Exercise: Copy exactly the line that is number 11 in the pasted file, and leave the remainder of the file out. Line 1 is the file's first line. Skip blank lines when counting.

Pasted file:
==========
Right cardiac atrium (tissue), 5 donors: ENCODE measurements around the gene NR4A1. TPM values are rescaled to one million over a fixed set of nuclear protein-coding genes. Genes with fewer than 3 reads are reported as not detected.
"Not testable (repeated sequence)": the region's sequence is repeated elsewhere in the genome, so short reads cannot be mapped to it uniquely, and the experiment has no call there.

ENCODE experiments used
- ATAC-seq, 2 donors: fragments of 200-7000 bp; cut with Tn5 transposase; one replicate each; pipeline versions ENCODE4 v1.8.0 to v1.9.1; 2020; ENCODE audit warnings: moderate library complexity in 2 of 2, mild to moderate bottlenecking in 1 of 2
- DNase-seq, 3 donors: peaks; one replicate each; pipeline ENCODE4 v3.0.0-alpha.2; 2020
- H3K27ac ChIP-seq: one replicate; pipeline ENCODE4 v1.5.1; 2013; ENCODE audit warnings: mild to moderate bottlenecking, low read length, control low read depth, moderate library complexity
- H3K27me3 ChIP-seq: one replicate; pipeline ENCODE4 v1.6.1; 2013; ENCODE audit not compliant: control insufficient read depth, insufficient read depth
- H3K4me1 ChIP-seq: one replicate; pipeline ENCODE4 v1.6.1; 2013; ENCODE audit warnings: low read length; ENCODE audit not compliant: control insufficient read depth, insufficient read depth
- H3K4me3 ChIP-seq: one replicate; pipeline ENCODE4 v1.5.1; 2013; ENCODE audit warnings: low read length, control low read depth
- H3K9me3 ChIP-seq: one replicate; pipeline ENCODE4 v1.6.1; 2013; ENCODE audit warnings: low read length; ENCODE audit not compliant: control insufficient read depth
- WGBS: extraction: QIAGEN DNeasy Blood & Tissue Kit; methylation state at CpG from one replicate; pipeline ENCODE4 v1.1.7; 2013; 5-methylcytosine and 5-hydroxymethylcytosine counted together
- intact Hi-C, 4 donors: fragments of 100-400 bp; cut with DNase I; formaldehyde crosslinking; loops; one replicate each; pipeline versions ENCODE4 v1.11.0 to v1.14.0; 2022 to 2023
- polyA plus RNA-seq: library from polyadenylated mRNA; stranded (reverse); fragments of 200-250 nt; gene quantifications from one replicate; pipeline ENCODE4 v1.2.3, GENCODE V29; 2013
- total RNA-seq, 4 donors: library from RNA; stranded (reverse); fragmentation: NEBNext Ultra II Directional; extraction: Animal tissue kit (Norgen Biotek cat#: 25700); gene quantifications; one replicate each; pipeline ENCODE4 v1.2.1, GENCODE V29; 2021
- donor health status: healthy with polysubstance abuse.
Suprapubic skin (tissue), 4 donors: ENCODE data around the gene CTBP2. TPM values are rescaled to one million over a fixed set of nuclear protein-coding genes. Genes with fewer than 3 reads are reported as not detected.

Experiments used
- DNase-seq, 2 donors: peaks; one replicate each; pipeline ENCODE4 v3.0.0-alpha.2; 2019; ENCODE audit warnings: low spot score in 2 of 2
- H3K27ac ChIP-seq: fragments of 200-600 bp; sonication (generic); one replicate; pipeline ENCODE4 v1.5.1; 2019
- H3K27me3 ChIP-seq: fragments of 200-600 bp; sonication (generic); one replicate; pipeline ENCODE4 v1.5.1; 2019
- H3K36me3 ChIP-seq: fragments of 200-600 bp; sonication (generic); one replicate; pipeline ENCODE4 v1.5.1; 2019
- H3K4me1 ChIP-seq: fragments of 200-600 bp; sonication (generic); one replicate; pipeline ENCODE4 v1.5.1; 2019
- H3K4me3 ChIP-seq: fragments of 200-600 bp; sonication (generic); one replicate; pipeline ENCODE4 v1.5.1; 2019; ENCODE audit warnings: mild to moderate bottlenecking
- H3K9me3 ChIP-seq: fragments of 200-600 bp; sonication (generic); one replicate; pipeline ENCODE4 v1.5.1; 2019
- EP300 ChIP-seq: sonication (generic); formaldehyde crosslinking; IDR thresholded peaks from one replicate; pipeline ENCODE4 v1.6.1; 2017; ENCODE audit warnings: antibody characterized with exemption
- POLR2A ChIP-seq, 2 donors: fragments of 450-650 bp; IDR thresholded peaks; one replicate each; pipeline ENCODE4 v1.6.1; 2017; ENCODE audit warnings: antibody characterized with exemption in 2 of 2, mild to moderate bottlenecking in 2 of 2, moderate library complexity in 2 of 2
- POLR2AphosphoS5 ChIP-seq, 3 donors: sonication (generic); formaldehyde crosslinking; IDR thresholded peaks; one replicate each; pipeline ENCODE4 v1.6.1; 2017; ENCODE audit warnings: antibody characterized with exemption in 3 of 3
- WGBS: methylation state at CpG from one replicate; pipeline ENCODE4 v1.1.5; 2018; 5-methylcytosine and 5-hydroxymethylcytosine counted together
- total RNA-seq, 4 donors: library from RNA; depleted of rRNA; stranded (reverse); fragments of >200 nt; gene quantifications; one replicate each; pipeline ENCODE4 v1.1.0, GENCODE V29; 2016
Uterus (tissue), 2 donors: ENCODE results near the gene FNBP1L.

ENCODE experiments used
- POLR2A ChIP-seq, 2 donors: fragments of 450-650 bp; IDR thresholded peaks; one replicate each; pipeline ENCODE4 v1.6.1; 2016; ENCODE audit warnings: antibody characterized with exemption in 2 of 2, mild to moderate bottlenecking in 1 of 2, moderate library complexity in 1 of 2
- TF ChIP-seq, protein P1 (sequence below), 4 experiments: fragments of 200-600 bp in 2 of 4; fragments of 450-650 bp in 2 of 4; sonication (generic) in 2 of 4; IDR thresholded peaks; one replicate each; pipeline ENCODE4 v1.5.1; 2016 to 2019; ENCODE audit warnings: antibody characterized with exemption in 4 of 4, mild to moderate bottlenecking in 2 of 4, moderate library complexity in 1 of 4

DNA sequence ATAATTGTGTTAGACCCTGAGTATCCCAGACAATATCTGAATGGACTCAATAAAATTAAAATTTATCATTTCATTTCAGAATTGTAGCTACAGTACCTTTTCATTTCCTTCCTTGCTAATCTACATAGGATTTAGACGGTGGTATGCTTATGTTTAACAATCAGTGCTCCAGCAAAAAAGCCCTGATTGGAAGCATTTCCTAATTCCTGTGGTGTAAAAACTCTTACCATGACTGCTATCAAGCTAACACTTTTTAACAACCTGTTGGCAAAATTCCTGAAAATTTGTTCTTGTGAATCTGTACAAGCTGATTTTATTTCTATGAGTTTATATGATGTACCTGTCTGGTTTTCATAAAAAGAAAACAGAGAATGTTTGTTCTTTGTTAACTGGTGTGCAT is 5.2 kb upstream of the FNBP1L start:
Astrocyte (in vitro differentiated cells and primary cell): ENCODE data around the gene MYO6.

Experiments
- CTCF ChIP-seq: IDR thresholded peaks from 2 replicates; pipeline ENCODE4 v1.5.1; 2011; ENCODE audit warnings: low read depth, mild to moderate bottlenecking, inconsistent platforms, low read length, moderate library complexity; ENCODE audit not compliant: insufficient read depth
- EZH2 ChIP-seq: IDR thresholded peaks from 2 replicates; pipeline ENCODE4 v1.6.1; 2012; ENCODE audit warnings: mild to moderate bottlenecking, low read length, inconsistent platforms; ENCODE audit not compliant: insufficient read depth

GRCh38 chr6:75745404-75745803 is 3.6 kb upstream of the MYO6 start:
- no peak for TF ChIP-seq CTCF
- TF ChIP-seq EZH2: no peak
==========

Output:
- WGBS: extraction: QIAGEN DNeasy Blood & Tissue Kit; methylation state at CpG from one replicate; pipeline ENCODE4 v1.1.7; 2013; 5-methylcytosine and 5-hydroxymethylcytosine counted together